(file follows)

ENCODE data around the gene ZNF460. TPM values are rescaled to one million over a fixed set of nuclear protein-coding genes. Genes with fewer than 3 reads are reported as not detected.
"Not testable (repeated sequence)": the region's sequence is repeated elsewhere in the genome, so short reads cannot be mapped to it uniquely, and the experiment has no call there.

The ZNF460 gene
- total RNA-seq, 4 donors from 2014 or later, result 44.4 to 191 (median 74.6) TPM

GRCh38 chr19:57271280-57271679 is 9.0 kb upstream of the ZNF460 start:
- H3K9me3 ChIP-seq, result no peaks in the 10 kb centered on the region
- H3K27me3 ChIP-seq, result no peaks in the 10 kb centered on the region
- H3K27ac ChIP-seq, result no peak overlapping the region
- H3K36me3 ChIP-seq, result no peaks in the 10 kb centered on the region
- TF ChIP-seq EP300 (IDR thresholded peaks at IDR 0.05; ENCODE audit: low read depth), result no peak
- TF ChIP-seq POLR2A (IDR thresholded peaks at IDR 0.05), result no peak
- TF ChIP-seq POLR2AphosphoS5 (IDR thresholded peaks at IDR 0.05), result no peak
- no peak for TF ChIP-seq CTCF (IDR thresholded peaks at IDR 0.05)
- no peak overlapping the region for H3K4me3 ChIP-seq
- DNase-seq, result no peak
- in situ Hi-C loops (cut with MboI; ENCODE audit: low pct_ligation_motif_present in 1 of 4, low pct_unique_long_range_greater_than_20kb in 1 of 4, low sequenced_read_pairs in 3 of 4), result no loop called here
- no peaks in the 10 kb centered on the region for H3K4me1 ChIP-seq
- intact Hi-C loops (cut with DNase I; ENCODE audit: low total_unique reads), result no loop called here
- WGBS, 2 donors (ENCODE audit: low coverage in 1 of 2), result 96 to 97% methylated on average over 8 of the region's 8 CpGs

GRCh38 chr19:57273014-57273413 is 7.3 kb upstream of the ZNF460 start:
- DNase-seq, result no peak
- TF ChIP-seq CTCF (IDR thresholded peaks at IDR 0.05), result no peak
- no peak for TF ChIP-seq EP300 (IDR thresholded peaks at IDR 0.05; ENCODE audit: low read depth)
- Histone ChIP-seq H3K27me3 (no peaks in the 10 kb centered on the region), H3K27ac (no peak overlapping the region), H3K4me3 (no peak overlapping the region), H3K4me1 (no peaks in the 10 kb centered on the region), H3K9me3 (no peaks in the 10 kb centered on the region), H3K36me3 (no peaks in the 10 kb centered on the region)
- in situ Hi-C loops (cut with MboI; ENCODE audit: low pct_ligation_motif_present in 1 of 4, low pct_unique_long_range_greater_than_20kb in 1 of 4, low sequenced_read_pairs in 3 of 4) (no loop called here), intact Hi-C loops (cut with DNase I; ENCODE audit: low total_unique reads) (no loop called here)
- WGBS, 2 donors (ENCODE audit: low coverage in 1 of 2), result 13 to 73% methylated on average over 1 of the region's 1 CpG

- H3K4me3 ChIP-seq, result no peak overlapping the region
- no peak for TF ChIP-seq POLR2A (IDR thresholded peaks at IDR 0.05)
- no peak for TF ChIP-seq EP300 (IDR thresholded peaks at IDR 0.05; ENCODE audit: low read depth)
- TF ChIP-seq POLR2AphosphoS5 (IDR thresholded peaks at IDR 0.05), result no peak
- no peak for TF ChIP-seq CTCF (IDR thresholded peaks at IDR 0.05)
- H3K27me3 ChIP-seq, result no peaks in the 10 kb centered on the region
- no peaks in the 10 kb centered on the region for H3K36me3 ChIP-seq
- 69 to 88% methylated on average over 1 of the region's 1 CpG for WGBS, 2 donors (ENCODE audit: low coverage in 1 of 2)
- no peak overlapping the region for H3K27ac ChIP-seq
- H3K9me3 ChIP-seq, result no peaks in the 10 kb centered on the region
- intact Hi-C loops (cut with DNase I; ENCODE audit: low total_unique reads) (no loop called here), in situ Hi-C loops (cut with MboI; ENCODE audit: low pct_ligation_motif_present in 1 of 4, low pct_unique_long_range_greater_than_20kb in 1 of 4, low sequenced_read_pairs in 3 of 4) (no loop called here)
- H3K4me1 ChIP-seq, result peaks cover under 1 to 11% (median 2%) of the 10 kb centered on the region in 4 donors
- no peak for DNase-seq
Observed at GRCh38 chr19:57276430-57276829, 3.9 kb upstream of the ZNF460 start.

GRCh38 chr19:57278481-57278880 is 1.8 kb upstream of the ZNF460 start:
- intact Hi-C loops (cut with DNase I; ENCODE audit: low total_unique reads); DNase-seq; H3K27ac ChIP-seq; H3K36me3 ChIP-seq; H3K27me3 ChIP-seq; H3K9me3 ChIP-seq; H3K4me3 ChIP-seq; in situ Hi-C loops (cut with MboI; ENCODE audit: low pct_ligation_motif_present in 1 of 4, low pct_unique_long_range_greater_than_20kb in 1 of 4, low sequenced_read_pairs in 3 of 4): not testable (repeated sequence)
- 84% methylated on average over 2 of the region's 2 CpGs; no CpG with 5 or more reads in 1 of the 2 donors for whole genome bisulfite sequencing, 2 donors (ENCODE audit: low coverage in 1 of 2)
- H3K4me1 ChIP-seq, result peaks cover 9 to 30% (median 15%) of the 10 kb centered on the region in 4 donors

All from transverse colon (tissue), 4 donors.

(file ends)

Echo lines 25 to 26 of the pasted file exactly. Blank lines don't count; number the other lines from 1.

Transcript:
- in situ Hi-C loops (cut with MboI; ENCODE audit: low pct_ligation_motif_present in 1 of 4, low pct_unique_long_range_greater_than_20kb in 1 of 4, low sequenced_read_pairs in 3 of 4) (no loop called here), intact Hi-C loops (cut with DNase I; ENCODE audit: low total_unique reads) (no loop called here)
- WGBS, 2 donors (ENCODE audit: low coverage in 1 of 2), result 13 to 73% methylated on average over 1 of the region's 1 CpG